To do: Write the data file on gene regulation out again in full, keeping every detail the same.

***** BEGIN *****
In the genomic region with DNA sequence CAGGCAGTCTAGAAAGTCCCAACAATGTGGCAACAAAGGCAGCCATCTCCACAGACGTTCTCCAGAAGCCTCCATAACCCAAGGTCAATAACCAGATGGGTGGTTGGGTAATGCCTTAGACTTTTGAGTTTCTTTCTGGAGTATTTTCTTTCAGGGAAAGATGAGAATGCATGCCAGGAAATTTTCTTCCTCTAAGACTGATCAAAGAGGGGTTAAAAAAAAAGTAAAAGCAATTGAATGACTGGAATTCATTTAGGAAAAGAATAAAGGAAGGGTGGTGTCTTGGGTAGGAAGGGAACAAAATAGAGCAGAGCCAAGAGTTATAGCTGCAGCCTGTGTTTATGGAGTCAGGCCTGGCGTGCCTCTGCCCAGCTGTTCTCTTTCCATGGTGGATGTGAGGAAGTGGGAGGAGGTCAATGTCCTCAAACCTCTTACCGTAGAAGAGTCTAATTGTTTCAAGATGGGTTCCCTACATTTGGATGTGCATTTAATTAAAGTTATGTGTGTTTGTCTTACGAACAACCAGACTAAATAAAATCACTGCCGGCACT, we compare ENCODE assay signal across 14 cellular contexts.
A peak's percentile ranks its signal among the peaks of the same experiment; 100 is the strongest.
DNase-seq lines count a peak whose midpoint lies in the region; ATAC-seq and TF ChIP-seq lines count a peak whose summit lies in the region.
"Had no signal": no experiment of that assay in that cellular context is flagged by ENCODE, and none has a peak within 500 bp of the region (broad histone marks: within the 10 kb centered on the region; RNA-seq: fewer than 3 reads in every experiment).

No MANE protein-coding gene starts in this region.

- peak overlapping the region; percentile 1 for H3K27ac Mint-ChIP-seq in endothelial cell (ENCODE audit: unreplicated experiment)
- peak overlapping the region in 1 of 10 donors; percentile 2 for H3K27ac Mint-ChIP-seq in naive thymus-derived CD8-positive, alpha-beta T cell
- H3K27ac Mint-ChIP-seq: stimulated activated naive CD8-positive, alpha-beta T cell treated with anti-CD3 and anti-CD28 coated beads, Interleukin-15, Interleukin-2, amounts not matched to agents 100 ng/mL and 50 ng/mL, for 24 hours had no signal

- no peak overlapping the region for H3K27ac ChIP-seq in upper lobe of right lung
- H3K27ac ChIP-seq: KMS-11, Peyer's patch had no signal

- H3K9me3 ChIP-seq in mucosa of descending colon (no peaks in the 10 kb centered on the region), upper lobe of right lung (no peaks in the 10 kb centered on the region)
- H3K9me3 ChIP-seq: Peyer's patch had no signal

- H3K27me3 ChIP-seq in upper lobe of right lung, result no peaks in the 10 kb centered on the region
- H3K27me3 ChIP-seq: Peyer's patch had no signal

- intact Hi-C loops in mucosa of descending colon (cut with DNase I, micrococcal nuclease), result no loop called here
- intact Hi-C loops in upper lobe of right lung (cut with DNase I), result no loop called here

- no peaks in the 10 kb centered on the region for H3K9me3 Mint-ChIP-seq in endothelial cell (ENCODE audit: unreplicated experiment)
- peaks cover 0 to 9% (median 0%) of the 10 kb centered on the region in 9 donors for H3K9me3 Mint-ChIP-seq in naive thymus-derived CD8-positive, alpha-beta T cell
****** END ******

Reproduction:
In the genomic region with DNA sequence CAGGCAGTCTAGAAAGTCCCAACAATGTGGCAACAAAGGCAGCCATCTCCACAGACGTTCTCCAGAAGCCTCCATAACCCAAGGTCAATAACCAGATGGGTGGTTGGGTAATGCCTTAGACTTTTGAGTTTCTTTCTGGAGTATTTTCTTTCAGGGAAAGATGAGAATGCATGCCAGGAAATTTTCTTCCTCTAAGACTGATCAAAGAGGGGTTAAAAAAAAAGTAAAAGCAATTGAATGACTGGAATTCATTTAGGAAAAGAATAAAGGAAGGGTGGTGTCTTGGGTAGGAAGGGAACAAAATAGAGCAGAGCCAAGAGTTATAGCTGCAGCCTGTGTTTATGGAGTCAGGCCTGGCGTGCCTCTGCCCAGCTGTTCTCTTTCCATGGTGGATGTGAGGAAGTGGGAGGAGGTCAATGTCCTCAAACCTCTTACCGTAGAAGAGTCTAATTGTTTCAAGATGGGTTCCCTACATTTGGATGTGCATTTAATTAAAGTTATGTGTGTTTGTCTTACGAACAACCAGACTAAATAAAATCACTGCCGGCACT, we compare ENCODE assay signal across 14 cellular contexts.
A peak's percentile ranks its signal among the peaks of the same experiment; 100 is the strongest.
DNase-seq lines count a peak whose midpoint lies in the region; ATAC-seq and TF ChIP-seq lines count a peak whose summit lies in the region.
"Had no signal": no experiment of that assay in that cellular context is flagged by ENCODE, and none has a peak within 500 bp of the region (broad histone marks: within the 10 kb centered on the region; RNA-seq: fewer than 3 reads in every experiment).

No MANE protein-coding gene starts in this region.

- peak overlapping the region; percentile 1 for H3K27ac Mint-ChIP-seq in endothelial cell (ENCODE audit: unreplicated experiment)
- peak overlapping the region in 1 of 10 donors; percentile 2 for H3K27ac Mint-ChIP-seq in naive thymus-derived CD8-positive, alpha-beta T cell
- H3K27ac Mint-ChIP-seq: stimulated activated naive CD8-positive, alpha-beta T cell treated with anti-CD3 and anti-CD28 coated beads, Interleukin-15, Interleukin-2, amounts not matched to agents 100 ng/mL and 50 ng/mL, for 24 hours had no signal

- no peak overlapping the region for H3K27ac ChIP-seq in upper lobe of right lung
- H3K27ac ChIP-seq: KMS-11, Peyer's patch had no signal

- H3K9me3 ChIP-seq in mucosa of descending colon (no peaks in the 10 kb centered on the region), upper lobe of right lung (no peaks in the 10 kb centered on the region)
- H3K9me3 ChIP-seq: Peyer's patch had no signal

- H3K27me3 ChIP-seq in upper lobe of right lung, result no peaks in the 10 kb centered on the region
- H3K27me3 ChIP-seq: Peyer's patch had no signal

- intact Hi-C loops in mucosa of descending colon (cut with DNase I, micrococcal nuclease), result no loop called here
- intact Hi-C loops in upper lobe of right lung (cut with DNase I), result no loop called here

- no peaks in the 10 kb centered on the region for H3K9me3 Mint-ChIP-seq in endothelial cell (ENCODE audit: unreplicated experiment)
- peaks cover 0 to 9% (median 0%) of the 10 kb centered on the region in 9 donors for H3K9me3 Mint-ChIP-seq in naive thymus-derived CD8-positive, alpha-beta T cell